Those ships would be the downfall of the not-so-dumb dodo. Paul Roget/Getty Images Humans love to ridicule the dodo bird (Raphus cucullatus). After all, when Dutch sailors first arrived on the isle of Mauritius in the late 1500s, these flightless chumps willingly marched aboard the invading ships like nature's own self-delivering KFC buffet. Between their too-docile-for-this-world temperament and the encroachment of invasive species, it's no surprise that the dodo vanished from its island home by the late 17th century. But are we too hard on the dodo for falling, like so many other species, to the reckless stupidity of human expansion? A new study published in the Zoological Journal of the Linnean Society suggests that yes we are, in fact, jerks. Researcher Eugenia Gold and her team used high-resolution computerized tomography (CT) scans on a well-preserved dodo skull, as well as the skull of its extinct relative Rodrigues solitaire (Pezophaps solitaria). They also CT-scanned the … [Read more...] about Dodo Birds: Maybe Not Complete Dummies After All
Spyro reignited bird brained
Bird Box prompted layers of disbelief in me the first time I watched. Much of this came from the implausibility of its plot, which features, among other things (Spoilers ahead), Sandra Bullock rowing down a river while blindfolded for 48 hours, avoiding rocks and the bank, staying straight most of the time. She’s excellent at not seeing, it turns out. The nonsense soon piles up into towers. You realize that this movie, though it aspires to portray a universe as formalized as A Quiet Place, has no sense of its own rules. You understand with each passing minute that the talents of great actors like Bullock, John Malkovich, Trevante Rhodes, and Jacki Weaver are being squandered, and you wonder how it is that none of these seemingly articulate, thoughtful, and/or empathic people stepped up to say, “Uh, maybe we should rethink this thing that no one spent much time thinking about in the first place,” or if they did, why no one listened. And then, it dawns on you, or in … [Read more...] about , a Movie for Your Bird Brain
With their capability for complex social reasoning, crows would be good candidates for a species of bird people. Sergiy1975/iStock/Thinkstock Humans evolving from birds isn't as crazy as it sounds. Modern humans are unique in the animal kingdom, but the list of evolutionary adaptations that were required to get us where we are is actually pretty short; an advanced brain, cooperative social structure, toolmaking and language to speed up cultural transmission can carry a species a long way. Some bird species are at least partly there. Who knows — if a roll of the evolutionary dice had wiped out early humans, would some other species have achieved our level of success instead? Perhaps most importantly: Would bird people be able to fly? Would we lay eggs? Among the many intelligent bird species, the best candidate for a humanlike creature probably would come from the genus Corvus. These are crows, ravens and rooks, and they have a lot to work with if they're shooting for … [Read more...] about What if people had evolved as birds?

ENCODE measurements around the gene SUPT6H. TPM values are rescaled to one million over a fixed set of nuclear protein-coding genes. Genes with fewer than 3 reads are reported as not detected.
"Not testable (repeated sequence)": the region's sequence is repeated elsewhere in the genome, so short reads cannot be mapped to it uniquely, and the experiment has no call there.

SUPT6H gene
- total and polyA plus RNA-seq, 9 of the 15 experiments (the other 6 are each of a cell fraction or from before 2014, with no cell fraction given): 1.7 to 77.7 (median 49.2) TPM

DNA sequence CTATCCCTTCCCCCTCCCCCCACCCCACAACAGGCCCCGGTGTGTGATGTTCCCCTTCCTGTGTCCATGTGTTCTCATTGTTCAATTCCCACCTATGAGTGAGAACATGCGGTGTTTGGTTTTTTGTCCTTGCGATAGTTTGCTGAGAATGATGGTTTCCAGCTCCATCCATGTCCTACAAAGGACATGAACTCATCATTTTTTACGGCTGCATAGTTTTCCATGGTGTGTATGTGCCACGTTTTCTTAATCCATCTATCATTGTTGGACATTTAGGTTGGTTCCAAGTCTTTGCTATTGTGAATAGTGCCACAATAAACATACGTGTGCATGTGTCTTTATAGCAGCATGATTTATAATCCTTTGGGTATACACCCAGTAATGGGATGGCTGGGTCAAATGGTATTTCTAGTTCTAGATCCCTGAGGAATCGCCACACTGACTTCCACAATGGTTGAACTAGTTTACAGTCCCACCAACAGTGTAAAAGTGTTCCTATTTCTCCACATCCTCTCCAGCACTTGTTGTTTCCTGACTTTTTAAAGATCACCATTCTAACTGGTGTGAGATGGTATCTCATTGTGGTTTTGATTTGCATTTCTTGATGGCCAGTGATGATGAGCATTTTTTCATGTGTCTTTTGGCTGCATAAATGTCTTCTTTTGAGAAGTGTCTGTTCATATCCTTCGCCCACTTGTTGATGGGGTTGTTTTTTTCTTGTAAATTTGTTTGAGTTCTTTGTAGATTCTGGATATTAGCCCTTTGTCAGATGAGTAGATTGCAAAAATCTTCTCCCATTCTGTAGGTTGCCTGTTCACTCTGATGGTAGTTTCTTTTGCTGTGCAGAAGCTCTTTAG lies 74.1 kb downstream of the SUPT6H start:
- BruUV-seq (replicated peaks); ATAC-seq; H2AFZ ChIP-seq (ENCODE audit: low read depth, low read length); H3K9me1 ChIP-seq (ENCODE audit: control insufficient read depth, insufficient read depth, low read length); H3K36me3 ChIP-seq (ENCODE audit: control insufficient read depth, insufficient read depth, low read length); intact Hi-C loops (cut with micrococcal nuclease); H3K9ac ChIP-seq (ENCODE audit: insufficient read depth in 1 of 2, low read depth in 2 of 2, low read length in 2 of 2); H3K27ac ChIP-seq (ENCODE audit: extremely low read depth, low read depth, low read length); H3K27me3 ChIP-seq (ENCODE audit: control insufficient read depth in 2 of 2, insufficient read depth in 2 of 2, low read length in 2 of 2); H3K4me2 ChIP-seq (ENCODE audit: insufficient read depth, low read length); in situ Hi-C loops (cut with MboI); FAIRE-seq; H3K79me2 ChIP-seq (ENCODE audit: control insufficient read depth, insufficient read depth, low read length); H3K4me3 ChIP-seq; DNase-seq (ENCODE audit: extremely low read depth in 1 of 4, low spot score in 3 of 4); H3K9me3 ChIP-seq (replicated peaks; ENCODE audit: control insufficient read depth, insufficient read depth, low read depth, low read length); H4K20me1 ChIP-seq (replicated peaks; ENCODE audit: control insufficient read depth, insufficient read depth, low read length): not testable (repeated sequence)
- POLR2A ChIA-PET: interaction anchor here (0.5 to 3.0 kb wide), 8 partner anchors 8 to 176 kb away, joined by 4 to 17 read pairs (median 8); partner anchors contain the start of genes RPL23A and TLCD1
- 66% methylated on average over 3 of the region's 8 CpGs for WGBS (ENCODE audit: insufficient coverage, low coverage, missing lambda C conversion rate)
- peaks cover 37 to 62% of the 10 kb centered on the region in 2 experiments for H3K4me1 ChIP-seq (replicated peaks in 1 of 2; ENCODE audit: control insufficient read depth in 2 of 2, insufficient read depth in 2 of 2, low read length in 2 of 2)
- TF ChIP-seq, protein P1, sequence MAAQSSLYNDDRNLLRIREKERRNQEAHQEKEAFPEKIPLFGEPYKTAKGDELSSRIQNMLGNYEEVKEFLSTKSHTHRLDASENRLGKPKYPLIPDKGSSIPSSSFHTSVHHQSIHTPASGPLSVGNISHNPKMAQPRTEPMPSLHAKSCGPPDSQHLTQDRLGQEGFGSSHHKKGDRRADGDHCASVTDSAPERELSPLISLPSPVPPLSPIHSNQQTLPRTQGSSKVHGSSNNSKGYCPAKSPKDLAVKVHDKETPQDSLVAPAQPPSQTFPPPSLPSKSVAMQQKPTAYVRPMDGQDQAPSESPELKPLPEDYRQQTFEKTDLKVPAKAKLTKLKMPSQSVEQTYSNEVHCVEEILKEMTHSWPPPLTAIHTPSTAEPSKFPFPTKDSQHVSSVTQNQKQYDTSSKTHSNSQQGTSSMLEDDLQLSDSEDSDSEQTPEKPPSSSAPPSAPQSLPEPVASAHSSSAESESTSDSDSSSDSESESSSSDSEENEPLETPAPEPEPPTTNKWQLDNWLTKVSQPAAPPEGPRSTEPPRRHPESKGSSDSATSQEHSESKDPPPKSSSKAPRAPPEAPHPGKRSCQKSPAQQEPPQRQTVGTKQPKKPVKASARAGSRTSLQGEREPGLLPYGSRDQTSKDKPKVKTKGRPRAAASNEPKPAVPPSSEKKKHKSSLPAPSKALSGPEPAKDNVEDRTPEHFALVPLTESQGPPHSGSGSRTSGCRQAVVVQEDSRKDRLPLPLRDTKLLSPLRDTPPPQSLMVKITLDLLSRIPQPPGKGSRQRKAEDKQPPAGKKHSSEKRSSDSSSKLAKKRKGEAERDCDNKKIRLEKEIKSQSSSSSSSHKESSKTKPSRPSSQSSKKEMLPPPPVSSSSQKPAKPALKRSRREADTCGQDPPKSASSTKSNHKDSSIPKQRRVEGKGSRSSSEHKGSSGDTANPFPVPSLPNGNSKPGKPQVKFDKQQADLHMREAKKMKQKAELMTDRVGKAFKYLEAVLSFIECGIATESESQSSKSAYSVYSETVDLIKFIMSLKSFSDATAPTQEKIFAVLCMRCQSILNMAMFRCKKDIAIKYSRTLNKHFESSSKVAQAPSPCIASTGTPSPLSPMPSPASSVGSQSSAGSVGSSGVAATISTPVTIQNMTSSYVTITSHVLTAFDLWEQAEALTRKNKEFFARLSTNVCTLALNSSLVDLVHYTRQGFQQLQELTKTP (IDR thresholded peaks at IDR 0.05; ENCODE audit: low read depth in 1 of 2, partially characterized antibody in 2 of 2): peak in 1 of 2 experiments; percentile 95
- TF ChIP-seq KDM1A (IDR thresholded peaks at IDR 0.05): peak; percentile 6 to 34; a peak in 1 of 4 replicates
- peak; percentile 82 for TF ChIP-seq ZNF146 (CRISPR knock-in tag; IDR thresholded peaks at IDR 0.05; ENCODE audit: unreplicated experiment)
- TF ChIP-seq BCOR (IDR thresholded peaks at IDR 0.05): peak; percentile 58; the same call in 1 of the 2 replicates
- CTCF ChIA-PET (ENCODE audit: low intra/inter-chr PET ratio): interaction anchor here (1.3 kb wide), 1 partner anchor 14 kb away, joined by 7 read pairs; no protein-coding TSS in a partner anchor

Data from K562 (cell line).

A male (the bright red bird) and female cardinal go a-courtin'. Male and female cardinals each have their own separate songs. Gary Carter/Getty Images Many bird-watchers (and bird-listeners) believe that a singing bird must be a male bird. But that's not true. And that misconception can have a lot of serious consequences. Two ornithologists (scientists who study birds) recently put out a call to action for scientists and laypeople alike to pay more attention to the singing habits of female birds. The paper was published online on March 14, 2018, in the journal The Auk: Ornithological Advances. Traditionally, female songbirds have been overlooked because more males sing, says the paper's co-author Lauryn Benedict, a University of Northern Colorado biology professor. But the ratio isn't overwhelmingly in favor of males, as it turns out. "Worldwide, we think that females sing in about two-thirds of all songbird species," she emails. "That's a pretty rough estimate, though, because for … [Read more...] about We Need to Know Why the Female Bird Sings
Some species of sparrow prefer man-made nesting sites such as roof spaces and holes in walls. DEA/D. CAMBI /De Agostini/Getty Images The house sparrows and finches of Mexico City are proud to be called bird brains. And why not? They have figured out how to use one of the most disgusting things on Earth – cigarette butts – to repel two of the other most disgusting things on Earth – ticks and mites. These blood-sucking, feather-feasting ectoparasites are a constant and pervasive threat to the nests of mama birds. Country birds have easy access to nature's bountiful nest-making materials, including certain insect-repelling herbs and plants. City-dwelling birds, on the other hand, face a concrete and steel urban landscape, and must curate their nests from a more anthropogenic, or man-made, palette. Enter cigarette butts. A Dec. 5, 2012 study published in Biology Letters details the ongoing investigation of an urban population of breeding house finches and house … [Read more...] about Urban Birds Oust Bugs With Butts